An Unpublished Letter of Mrs. Whitman
Waiilatpu, July 7, 1842. - My Dear Maria: Your kind letter was duly received, and merited a most ready reply; but my engagements for more than two months past have rendered it impossible to do so, it being the time of our general meeting. We had a more general attendance this year than formerly; Messrs. Walker, Eells and their families were present; also Mr. Spalding; Mrs. S. and children did not come. They were here about a month. And, besides, I had the pleasure of entertaining our mutual friend, Mrs. McKinlay, for five weeks, during which time she gave birth to a lovely little daughter, the almost perfect image of its father. She is a very quiet child. They left here a short time since, and now I am once more alone, busy with the cares and instructions of my little family, which, by the way, increases as my neighbors do, yet in a different way. We have taken a little boy whom we call David Malin. He is the son of a Spaniard by a Walla Walla woman. When I give you some items of his short history, you will not wonder why I could not shut my heart and doors against the poor and friendless stranger. He is probably 2 years old, and last winter was put down into a hole at Walla Walla by his inhuman mother and left to starve to death; but he was found by the Indians. At another time he was found by the interpreter at W.W. in the same place, surrounded by children, who were gratifying an evil heart by burning his naked body with sticks of fire; when he was brought to me he had several deep sores upon him. He is a bright, active child, and learns to talk English faster than either of the other two. Should we succeed in keeping him without too much perplexity from his relatives, we hope he will prove to be of some use in the world.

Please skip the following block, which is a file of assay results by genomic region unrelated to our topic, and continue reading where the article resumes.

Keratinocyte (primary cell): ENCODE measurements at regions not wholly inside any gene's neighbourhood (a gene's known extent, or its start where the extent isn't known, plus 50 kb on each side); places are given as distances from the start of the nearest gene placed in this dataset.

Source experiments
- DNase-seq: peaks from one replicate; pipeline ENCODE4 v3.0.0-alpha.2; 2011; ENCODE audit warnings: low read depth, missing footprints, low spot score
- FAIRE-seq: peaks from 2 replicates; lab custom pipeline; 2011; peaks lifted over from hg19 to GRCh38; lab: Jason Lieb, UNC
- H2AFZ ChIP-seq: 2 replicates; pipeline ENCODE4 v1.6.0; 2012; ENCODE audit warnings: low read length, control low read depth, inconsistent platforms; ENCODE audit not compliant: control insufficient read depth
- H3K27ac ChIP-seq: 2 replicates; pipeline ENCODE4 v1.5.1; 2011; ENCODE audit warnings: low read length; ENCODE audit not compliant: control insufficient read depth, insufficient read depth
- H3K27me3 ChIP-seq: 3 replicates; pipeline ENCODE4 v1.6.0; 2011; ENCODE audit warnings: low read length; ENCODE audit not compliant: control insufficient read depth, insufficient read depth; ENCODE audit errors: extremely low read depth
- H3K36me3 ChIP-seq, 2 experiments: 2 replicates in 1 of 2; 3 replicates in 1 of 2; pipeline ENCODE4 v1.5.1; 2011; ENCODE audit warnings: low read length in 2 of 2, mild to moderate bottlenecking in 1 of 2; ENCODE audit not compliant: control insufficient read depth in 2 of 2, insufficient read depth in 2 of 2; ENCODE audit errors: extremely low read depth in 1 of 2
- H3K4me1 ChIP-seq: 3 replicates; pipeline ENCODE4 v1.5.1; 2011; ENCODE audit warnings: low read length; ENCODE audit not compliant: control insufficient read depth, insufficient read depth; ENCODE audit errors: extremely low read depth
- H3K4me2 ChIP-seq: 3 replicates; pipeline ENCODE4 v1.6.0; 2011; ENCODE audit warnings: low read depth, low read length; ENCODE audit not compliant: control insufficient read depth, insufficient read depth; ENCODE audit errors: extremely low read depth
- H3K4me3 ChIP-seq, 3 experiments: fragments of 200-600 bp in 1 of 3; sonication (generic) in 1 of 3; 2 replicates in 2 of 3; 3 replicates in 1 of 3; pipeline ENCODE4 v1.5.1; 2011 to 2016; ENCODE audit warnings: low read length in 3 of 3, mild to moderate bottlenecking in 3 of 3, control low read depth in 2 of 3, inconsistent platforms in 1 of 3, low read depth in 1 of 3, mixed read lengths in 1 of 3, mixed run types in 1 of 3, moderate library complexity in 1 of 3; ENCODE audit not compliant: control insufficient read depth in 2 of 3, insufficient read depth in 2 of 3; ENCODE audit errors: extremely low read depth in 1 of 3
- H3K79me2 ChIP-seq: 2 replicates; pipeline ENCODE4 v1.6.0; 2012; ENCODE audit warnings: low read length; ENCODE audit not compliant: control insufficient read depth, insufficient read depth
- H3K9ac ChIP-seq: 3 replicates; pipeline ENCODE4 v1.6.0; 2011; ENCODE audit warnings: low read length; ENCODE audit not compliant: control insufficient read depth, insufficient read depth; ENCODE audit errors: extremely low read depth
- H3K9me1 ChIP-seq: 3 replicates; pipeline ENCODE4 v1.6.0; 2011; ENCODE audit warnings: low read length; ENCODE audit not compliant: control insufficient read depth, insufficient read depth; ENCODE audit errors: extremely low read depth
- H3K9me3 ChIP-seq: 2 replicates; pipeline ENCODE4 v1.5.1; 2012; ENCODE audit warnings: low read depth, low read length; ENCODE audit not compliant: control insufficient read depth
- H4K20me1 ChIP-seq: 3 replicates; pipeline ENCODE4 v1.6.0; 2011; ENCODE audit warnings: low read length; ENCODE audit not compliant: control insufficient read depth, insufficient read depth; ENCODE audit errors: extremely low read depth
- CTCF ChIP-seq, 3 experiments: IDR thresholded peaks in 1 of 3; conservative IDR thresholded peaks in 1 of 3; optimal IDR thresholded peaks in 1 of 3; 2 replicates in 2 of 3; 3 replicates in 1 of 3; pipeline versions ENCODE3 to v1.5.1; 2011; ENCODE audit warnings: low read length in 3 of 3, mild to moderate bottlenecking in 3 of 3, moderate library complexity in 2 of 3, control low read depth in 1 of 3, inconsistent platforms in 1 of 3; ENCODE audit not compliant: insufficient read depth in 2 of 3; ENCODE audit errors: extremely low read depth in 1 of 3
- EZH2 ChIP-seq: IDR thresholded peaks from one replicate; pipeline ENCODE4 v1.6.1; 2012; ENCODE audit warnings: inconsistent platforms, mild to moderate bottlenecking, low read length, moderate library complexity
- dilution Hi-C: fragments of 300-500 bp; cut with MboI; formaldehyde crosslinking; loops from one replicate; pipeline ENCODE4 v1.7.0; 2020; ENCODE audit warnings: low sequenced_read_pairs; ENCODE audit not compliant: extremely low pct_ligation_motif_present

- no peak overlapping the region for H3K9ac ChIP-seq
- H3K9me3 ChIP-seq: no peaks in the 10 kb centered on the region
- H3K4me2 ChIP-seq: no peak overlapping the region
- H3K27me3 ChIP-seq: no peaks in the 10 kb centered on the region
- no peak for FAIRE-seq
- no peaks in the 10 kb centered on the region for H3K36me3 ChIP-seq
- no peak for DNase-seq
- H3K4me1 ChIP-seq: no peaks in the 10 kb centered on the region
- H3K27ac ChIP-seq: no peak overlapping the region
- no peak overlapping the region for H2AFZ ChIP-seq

It would afford me much satisfaction to see your dear mother again. I hope she enjoys health this summer. Do write me all about her. She has much to do in the care of so many children, now her earthly support is taken away from her; and she feels to lean with more firmness upon you, dear Maria, as her eldest daughter, the sharer in her toils and sufferings.
I regret that it is not in my power to comply with your mother's request at this time. Our broomcorn did not do well last year, and for that reason we have none to send. We shall endeavor to keep in mind the request and send at some future period when the corn is grown.
Husband unites with me in love to your dear mother, yourself, and all the beloved ones of the family, not forgetting the little favorite, Sarah.
Hoping soon to hear from you, I subscribe myself, your sincere friend,